‘drawing upon interim payments to fund immunotherapy in the circumstances of a case such as this, where the Claimant’s life expectancy is very limited, is by far the more flexible and appropriate tool than a PPO. My reasons focus not only upon practical advantages and disadvantages featured in respectively the two mechanisms but also factors in the considerable procedural flexibility and (I believe) efficiency afforded to parties bringing and defending claims in the Asbestos List and as would immediately apply to any interim payment application. This second observation substantially informs and eclipses any process of comparing and contrasting the two mechanisms.’

The approach of the courts to asbestos claims is focused on ensuring an efficient and just outcome for Claimants, at the expense of formalities of procedure if necessary. The Master was of the view that, set against this context, any application for interim payments in a living mesothelioma case would not run the risk of extended delay.


Master Thornett’s judgment is a reminder of the flexibility of the Asbestos List and that the internal protocols for prioritisation allow the court to effectively deal with truly urgent applications. It is in that context that the decision to draw on interim payments to fund immunotherapy where the claimant’s life expectancy was very limited was the more flexible and appropriate tool than a PPO.

Whilst the Defendant’s argument was ultimately successful, the Claimant’s application for a PPO arose only in the context of a refusal by the Defendant to engage in settlement discussions on the proposed float agreement.

The judgment contains a salutary message of general importance that parties should attempt to confirm their position as early as possible. In the context of immunotherapy in asbestos claims, an early recognition of the need for a PPO will allow sufficient time to allow the medical experts to contribute from their medical viewpoint in the context of the requirements and limitations of PPO funding.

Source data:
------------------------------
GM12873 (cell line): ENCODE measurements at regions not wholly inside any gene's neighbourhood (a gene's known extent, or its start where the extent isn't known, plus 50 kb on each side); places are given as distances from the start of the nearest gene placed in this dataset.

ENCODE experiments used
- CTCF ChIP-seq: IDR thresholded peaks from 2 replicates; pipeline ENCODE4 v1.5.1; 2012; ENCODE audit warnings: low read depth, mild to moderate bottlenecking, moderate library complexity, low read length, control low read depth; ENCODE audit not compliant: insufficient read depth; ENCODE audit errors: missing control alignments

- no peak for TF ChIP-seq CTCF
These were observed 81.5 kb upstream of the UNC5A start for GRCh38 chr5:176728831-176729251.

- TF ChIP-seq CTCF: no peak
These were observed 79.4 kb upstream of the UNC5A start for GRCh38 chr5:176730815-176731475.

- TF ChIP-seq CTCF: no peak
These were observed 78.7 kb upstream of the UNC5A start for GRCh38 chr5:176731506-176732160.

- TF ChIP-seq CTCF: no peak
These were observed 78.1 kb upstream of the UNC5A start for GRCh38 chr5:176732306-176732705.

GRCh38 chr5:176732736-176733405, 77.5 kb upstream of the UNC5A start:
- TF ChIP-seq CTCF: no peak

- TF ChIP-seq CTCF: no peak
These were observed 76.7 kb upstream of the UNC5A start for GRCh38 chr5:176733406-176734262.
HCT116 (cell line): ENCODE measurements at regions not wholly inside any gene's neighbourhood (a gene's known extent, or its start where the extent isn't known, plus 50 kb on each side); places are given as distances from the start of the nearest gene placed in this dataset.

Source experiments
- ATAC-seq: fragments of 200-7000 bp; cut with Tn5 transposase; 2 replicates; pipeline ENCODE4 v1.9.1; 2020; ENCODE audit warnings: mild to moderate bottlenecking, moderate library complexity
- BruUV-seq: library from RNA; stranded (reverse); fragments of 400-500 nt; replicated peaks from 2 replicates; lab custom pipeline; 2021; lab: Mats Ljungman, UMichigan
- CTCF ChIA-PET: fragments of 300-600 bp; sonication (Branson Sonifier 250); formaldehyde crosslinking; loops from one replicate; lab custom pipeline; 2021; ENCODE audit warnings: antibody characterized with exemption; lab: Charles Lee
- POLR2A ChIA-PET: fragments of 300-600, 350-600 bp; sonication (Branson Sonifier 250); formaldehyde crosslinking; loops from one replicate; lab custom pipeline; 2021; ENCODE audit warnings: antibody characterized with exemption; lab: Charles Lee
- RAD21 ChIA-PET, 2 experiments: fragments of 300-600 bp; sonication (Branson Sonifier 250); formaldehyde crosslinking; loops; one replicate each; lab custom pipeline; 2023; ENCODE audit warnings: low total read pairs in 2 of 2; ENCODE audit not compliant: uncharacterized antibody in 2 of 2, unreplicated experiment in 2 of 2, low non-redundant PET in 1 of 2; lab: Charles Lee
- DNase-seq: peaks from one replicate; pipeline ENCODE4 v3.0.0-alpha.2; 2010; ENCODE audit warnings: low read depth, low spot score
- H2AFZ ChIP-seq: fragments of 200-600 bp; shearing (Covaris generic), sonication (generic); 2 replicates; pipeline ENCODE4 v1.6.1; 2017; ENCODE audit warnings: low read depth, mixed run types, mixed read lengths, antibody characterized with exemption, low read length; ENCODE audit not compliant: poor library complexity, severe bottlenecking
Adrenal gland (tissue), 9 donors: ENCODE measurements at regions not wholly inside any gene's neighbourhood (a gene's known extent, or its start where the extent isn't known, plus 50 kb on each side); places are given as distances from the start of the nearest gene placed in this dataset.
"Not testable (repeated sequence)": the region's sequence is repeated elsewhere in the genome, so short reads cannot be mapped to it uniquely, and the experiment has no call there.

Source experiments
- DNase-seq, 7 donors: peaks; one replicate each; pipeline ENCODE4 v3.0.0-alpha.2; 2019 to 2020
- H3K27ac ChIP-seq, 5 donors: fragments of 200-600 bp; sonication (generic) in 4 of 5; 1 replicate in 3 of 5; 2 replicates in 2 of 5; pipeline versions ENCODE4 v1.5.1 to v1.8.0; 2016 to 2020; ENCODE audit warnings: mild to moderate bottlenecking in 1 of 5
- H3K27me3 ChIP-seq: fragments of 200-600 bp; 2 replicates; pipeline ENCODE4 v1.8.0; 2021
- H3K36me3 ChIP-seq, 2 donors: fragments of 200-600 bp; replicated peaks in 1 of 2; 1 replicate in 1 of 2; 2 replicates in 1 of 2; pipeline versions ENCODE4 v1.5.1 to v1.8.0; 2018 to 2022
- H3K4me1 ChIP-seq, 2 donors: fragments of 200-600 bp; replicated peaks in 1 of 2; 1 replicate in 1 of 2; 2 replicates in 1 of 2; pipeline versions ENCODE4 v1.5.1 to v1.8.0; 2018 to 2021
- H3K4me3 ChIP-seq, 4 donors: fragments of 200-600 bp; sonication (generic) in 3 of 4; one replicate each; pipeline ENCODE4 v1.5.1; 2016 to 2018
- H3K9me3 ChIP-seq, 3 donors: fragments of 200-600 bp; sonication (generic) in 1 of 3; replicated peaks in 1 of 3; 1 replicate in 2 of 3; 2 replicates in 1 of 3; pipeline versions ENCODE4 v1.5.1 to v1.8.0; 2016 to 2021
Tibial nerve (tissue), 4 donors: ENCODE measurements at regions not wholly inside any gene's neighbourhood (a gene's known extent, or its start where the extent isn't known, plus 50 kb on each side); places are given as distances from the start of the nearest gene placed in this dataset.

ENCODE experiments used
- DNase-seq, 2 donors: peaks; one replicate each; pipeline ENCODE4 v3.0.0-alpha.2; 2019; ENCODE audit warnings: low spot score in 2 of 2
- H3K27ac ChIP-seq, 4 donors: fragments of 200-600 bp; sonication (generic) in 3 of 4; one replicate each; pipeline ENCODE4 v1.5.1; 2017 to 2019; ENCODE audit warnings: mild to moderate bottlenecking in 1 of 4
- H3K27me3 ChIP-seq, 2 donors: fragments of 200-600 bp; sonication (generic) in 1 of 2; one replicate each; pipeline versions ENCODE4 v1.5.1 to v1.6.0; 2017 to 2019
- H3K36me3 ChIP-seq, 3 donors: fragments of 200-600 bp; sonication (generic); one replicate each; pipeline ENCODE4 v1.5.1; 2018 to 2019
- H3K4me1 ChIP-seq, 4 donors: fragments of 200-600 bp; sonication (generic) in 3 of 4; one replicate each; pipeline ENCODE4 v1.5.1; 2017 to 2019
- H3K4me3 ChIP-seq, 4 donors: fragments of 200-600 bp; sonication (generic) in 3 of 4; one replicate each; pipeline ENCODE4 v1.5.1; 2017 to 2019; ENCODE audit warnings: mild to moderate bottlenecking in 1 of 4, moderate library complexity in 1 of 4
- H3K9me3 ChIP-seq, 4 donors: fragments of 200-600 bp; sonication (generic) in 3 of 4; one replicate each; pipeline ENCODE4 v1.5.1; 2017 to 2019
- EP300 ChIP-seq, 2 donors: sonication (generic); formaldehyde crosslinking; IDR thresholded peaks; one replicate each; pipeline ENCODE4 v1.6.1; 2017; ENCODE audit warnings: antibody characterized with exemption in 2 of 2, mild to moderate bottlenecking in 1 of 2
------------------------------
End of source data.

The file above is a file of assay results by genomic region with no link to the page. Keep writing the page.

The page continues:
Carey v Vauxhall Motors Ltd: First reported “overalls case” in which the claimant has been successful

This blog post was written by John-Paul Swoboda, who represented the Claimant in this action, which is believed to be the first successful litigated overalls case.

A copy of the judgment can be viewed and downloaded here.

Mr Carey worked as a maintenance electrician in the Vauxhall/Bedford Trucks Dunstable plant in the 1970s. He married Mrs Carey in August 1976. It was his case that he regularly came into contact with asbestos in the course of his work, that he wore overalls which he sometimes took home and that his wife, Mrs Carey, laundered those overalls.

The matter was listed for an expedited trial to consider the issue of liability as Mrs Carey hoped to be able to obtain an interim payment to fund immunotherapy treatment. Sadly, Mrs Carey died days prior to the trial which took place between 3 and 6 December 2018.

HHJ Walden-Smith, sitting as a judge of the High Court, found, having considered, Magereson v JW Roberts Ltd [1996] PIQR 358, Maguire v Harland & Wolff Plc [2005] EWCA Civ 01, and the recent Scottish case Gibson v Babcock International Ltd [2018] CSOH 78 that the Defendant was right to admit that a duty was owed to Mrs Carey even though she had no direct relationship with Vauxhall.

Vauxhall argued that if Mr Carey was exposed to asbestos, any such exposure was, in effect, no more than de minimis and did not give rise to a foreseeable risk of injury to Mr Carey nor Mrs Carey. A position self-evidently at odds with the Claimant’s case. The Claimant’s case was largely accepted, and as a result the claim succeeded.

This judgment clarifies the common law in three important ways.

The duty and standard of care in what might loosely be termed “secondary exposure cases” has been clarified so that, “…all employers [post October 1965] are subject to the duty to take reasonable care to prevent exposure of its employees, and members of their families, from inhaling the asbestos that might cause mesothelioma. The court has to consider whether [the Defendant] fulfilled its duty to take reasonable care by taking all practicable measures to prevent [the person liable to second hand exposure] from inhaling asbestos dust, through contact with their employee … in light of the known risk that asbestos dust, if inhaled, might cause mesothelioma.” (para 18)

Accordingly, where the exposure is post October 1965 any exposure which is more than de minimis (which in practical terms means more than background levels of asbestos given there is no identified safe level of exposure) is likely to lead to a finding of negligence so long as the defendant cannot prove it took all practicable measures, irrespective of whether the victim is an employee or experiences second hand exposure. Carey is therefore a continuation of the Bussey v 00654701 Ltd [2018] EWCA Civ 243 line of authority and extends the logic in that authority to “secondary exposure cases.”